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Open Surgical Biopsy (Excisional and Incisional)

How Should Patients Prepare for Open Surgical Biopsy?

Patients are typically given detailed instructions by their physician and anesthesiologist in advance of the day of their surgical biopsy. Patients should avoid eating or drinking anything after midnight if they are scheduled for a surgical biopsy the next morning or afternoon. There are exceptions when patients may be instructed to take certain regular medications, such as blood pressure medications or diabetes medication, by their physician or anesthesiologist.

Women should not wear talcum powder, deodorant, lotion, or perfume under their arms or on their breasts on the day of the biopsy (as these may cause image artifacts or other problems). Patients who take blood thinners or aspirin should ask their physician about discontinuing them prior to surgery (typically three days for coumadin or other blood thinners, seven days for aspirin or ibuprofen).

What Should Patients Expect After Open Surgical Biopsy?

Open surgical biopsy requires stitches and a longer period of recovery than percutaneous ("through the skin") breast biopsy procedures (such as fine needle aspiration (FNA), core needle biopsy, or vacuum-assisted biopsy). Usually, at least one full day of recovery is required.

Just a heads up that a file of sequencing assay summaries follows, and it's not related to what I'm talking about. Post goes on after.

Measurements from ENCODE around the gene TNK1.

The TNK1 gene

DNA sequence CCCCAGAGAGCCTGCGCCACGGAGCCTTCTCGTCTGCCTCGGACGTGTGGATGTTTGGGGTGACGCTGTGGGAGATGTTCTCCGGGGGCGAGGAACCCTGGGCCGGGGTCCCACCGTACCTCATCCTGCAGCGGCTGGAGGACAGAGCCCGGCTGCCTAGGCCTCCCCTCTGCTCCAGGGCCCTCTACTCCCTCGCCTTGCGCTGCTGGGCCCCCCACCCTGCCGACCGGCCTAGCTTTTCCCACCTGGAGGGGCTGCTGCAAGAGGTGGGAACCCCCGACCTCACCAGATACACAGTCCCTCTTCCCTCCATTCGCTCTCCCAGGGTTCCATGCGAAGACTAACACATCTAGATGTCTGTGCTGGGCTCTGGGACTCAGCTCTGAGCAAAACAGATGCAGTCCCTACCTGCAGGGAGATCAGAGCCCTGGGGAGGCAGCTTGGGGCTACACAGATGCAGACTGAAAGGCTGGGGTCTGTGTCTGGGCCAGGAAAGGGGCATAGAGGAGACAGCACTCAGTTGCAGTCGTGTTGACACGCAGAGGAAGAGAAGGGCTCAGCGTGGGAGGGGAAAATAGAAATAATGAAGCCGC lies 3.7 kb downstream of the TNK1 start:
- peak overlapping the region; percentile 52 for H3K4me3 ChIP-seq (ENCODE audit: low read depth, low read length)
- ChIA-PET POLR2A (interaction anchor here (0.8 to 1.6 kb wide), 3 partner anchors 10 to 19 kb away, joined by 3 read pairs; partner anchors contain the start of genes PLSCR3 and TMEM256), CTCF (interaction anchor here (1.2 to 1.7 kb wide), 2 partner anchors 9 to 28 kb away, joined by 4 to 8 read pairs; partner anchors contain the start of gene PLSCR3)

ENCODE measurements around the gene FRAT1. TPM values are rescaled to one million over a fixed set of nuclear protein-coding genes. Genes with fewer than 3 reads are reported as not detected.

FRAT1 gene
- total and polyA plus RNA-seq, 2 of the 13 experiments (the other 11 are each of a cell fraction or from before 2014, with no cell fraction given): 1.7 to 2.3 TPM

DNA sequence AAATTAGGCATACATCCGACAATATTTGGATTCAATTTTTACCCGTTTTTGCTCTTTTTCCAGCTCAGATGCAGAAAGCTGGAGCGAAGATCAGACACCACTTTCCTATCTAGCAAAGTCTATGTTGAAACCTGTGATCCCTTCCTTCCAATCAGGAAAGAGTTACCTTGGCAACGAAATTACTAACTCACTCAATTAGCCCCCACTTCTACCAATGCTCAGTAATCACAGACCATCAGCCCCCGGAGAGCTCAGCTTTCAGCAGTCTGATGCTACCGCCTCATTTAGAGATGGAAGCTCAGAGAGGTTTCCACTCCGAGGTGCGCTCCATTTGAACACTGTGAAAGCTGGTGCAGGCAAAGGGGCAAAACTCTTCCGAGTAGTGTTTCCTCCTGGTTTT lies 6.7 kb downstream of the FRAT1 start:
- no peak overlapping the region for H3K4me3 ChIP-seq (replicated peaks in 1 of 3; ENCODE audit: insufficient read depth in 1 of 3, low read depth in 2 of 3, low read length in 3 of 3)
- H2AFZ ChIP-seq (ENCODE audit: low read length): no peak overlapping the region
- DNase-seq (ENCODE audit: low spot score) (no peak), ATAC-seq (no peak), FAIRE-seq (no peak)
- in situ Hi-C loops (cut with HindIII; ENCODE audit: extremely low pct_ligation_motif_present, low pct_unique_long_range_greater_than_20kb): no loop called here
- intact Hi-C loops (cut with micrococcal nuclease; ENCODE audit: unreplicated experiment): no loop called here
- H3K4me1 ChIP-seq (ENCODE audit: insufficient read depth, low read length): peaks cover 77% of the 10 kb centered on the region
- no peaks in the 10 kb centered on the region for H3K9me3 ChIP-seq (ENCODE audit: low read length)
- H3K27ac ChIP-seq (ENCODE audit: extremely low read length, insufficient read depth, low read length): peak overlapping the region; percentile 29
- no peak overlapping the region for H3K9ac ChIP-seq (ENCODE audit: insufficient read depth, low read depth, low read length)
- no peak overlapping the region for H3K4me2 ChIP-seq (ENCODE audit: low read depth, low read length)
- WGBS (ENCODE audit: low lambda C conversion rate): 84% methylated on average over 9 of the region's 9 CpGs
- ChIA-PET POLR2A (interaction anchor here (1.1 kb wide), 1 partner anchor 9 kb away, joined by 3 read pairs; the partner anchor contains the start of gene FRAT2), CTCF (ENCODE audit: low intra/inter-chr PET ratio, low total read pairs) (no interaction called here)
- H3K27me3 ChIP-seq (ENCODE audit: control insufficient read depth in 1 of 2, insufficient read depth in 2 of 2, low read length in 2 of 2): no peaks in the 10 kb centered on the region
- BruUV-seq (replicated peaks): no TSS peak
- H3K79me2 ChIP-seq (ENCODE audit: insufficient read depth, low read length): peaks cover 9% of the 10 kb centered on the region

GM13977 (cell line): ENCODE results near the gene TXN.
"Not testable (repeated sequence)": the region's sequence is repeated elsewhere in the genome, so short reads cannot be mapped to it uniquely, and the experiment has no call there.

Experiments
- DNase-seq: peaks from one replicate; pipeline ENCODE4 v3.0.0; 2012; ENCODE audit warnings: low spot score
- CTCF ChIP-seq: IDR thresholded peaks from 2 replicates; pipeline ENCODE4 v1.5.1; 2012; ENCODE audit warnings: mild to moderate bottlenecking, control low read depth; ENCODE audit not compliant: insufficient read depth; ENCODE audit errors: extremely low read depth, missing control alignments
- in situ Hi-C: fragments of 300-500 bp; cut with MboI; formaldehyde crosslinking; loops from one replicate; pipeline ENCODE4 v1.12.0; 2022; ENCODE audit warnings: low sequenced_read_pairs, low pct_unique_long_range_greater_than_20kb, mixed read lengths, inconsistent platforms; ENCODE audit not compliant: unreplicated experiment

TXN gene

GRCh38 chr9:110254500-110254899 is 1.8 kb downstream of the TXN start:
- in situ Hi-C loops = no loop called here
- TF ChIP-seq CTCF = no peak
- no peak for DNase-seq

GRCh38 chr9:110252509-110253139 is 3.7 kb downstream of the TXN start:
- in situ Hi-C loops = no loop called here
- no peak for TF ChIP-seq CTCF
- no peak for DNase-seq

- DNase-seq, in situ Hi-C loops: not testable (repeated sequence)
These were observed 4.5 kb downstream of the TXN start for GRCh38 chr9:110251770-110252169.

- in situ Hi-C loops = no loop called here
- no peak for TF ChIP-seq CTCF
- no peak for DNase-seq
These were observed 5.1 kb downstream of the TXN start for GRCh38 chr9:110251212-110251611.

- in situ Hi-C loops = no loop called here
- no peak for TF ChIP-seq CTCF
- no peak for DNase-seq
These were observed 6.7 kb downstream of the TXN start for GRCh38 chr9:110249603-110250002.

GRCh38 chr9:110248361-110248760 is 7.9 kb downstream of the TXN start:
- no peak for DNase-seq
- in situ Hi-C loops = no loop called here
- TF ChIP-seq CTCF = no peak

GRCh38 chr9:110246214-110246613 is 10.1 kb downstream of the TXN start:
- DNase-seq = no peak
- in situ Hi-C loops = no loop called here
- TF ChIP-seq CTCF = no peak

The scar from a surgical biopsy is typically small. However, whether or not surgery will change the shape of a woman’s breast depends on a number of factors, including:

  • The size of the breast lesion
  • The location of the breast lesion
  • The amount of surrounding breast tissue that is removed in addition to the lesion

What are the Advantages and Disadvantages to Open Surgical Biopsy?

Surgical biopsy yields the largest breast tissue sample of all the breast biopsy methods, and the accuracy of a diagnosis using the open surgical method is close to 100%, making it the "gold standard" of breast biopsy methods.

Nevertheless, while surgical biopsy may be the best choice for some patients, it does have disadvantages, especially if the breast lesion is found to be benign (non-cancerous):

  • It requires stitches and can leave a scar
  • Scar formation within the breast may persist for 12 months or longer and may complicate the interpretation of follow up mammograms

Other, more rare complications may include:

  • Chances of bleeding, infection, or problems with wound healing
  • Mortality risks associated with the use of anesthesia
  • The chance of having a piece of the localizing wire break off deep within the breast (though this is not usually a serious problem even if it does occur)

Women are strongly encouraged to discuss all aspects of their biopsy with their surgeon prior to undergoing the procedure. Surgical biopsy usually requires at least one day of recuperation at home after surgery. Women should also discuss possible alternatives to surgical breast biopsy with their physician, such as vacuum-assisted biopsy and core needle biopsy.

Updated: August 29, 2007